Evolution of a master
Davey’s selection has given us a deeper understanding of the value and practice of drawing
This article is taken from the January/February 2021 issue of The Critic. To get the full magazine why not subscribe? Right now we’re offering three issue for just £5.
The publication of a second book on Anthony Whishaw within four years is both a delight and an important event. In Works On Paper Richard Davey uses his interviews with the artist to create a poetic and graceful narrative, complemented by good illustrations. The excellent colour and layout reveal Beam Editions to be one of the best publishing houses in England.
The book’s focus is not on Whishaw’s large canvas oil paintings, but on the evolution of his technique in draughtsmanship, of his themes, and of his working practice on paper, in ink, wash and watercolour. We learn that in his youth he had a serious head injury similar to that of Augustus John. For them both, the result seems to have stimulated and accelerated artistic growth.
Davey also elicits from Whishaw details of his early art school training and of his time as a teacher. I had the good fortune to be one of his students in the life drawing class at Chelsea School of Art, and to study there before the catastrophic effect of the Coldstream Report (1960) on British art schools permeated this school as it did others.
The curriculum still included drawing, as it had for centuries: learning to draw was considered the foundation stone of everything that was to follow. It was the central skill, the crucial tool which any potential artist, in any medium, had to master. Architecture, too, demanded it. It gave artists the confidence and freedom to choose the path they eventually wished to follow.
Whishaw taught us to make three drawings from the life model, each from a different viewpoint. The fourth drawing would be a synthesis of what we had memorised. For him this was a means of bringing life and movement to the static space of the drawing. He introduced us to Eadweard Muybridge’s photographs and showed us how they capture human and animal movement.
We saw no conflict between Whishaw’s demanding tuition and that of the meticulous Euan Uglow, both of whom stand out as two of the most important British figurative artists of the late twentieth century. Uglow died at the age of 68; Whishaw is still working in his ninetieth year.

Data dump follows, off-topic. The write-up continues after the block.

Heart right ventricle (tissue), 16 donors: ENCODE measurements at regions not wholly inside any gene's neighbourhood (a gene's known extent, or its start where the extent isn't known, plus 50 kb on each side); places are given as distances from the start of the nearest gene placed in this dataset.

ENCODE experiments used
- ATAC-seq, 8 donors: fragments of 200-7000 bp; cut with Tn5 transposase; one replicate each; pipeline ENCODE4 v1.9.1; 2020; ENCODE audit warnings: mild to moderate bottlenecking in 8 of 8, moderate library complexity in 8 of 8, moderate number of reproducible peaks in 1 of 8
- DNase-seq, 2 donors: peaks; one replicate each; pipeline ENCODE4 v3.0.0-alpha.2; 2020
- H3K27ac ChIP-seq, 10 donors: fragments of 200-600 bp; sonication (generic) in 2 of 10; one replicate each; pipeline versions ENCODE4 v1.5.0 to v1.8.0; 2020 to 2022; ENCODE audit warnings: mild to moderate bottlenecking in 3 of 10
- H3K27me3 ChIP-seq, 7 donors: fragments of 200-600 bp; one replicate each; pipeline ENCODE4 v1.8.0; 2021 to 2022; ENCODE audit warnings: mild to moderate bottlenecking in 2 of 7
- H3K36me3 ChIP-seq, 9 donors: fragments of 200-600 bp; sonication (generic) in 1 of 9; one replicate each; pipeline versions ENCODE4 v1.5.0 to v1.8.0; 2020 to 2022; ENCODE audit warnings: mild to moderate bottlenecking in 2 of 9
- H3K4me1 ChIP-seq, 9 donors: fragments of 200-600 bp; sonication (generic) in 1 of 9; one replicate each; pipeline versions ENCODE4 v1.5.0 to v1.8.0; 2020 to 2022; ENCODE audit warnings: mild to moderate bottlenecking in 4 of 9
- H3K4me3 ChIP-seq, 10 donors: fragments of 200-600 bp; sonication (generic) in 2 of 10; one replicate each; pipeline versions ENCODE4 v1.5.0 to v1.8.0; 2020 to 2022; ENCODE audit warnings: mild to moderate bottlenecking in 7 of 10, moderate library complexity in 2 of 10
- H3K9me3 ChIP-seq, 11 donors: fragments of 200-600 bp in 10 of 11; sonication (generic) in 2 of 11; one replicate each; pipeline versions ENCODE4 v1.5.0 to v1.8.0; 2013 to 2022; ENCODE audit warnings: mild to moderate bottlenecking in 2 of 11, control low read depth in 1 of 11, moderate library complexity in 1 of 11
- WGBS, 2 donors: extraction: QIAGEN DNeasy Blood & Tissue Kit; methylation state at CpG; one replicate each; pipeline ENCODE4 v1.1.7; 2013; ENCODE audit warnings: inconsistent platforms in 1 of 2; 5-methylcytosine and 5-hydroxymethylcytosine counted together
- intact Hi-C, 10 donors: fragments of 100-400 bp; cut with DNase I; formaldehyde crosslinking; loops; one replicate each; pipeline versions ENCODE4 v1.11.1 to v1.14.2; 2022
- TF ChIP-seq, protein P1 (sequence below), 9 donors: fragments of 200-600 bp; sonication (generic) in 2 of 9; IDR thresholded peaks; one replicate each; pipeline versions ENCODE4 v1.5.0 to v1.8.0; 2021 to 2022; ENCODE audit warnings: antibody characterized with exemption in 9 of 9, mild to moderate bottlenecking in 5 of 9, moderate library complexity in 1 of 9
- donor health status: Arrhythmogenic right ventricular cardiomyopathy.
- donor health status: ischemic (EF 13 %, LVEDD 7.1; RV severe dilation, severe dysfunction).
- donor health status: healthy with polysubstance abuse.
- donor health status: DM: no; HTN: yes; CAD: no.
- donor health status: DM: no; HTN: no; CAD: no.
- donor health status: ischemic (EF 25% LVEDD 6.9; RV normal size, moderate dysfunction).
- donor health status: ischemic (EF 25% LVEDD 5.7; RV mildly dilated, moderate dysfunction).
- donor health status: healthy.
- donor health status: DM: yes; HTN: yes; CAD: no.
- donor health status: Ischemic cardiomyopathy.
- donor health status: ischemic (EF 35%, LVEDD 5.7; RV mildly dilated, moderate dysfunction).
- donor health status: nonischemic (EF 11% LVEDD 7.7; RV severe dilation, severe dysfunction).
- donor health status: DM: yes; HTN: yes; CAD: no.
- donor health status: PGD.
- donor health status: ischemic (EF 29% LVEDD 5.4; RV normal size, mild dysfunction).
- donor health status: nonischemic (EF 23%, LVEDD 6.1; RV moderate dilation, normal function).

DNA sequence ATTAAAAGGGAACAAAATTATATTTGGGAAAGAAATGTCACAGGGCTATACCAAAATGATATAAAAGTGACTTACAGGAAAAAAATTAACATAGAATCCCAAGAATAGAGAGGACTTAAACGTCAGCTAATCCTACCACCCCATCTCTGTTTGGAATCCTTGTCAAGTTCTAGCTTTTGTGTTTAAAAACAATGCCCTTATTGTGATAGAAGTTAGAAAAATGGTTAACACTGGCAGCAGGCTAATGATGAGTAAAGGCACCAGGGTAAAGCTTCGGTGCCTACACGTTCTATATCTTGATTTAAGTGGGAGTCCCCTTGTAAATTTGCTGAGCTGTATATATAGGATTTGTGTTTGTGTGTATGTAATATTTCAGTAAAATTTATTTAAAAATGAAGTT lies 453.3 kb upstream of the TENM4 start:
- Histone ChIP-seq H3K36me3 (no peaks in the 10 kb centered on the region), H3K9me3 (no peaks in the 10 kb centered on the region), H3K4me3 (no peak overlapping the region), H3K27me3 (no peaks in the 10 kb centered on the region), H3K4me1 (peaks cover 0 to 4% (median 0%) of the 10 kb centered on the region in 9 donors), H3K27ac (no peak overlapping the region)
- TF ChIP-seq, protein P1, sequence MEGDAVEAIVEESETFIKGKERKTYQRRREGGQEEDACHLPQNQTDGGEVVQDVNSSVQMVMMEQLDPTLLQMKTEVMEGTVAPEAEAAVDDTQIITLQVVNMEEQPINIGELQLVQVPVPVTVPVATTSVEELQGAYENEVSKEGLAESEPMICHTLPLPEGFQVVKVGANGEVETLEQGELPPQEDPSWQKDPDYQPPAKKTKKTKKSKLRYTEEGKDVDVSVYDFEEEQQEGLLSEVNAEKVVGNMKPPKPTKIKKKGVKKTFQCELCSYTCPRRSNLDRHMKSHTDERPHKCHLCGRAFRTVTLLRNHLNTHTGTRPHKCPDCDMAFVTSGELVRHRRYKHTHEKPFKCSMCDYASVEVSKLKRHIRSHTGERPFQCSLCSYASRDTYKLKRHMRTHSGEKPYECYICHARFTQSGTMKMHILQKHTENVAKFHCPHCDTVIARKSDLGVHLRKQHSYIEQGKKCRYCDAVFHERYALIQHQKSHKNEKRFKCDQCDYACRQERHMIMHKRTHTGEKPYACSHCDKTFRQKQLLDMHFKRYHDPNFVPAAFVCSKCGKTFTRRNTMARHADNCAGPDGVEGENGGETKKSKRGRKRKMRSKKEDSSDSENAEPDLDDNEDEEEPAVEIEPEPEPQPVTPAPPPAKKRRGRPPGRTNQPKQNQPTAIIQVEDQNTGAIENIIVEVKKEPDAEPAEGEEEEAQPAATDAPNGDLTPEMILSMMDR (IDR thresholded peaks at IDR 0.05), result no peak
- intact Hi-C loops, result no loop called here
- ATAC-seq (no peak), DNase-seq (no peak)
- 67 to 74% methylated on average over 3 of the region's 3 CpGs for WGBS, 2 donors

Every line in his drawings reveals deep emotion and psychological insight
Not always in chronological sequence, the book covers the evolution of Whishaw’s art in a huge range of drawings. Early on in his life, he became absorbed in religious images: a nine-foot Crucifixion drawing, an etching of The Last Supper, images of old age and death, and portrait heads of old men. Every line in his drawings reveals deep emotion and psychological insight.
Quite soon, he sheds the hatching and shading of his art-school days, and starts to explore new territory, in ink, watercolour, pastels and crayons. He masters acrylic and collage, ash and metal, and sprays sand onto the paper. In what he calls mixed-media, once-solid figures become blurred and more liquid, individuals merge into groups and become more abstract, and the lines turn quicksilver, volatile and subtle. He becomes gripped by their limitless potential.
As well as this intense and serious work, Whishaw produces what he called “maverick paintings” on paper — wry, witty, and with written quips, they are gently mocking but not cruel. Then there are landscapes, more abstract than traditional, painted from memory. In Spanish scenes, dreamlike half-conventional images with hints of sea and sky float across the paint-spattered paper, and dappled patches of light and shadow shimmer and dance in the air. In his English landscapes, Whishaw’s movement of lines is a synthesis of fields and fences, flowers and stars.
He painted his delicate-coloured Small Flower Piece, all reds, blacks, oranges and pale blue-greys, after walking through forests and dense English woodland. Later paintings capture the flight of birds: a mass of angled lines gives a sense of rushing energy and the beating of wings.
Even if this book is but a fraction of Whishaw’s work on paper, Davey’s selection has given us a deeper understanding of the value and practice of drawing. He is still working in the same mews house in a Kensington cul-de-sac which he discovered in 1949. An art teacher had set up an “animal studio” where artists could come and draw live dogs and horses. If you were to risk interrupting Whishaw at work today, you will find that heavy beams and iron rings for tethering horses are still there.
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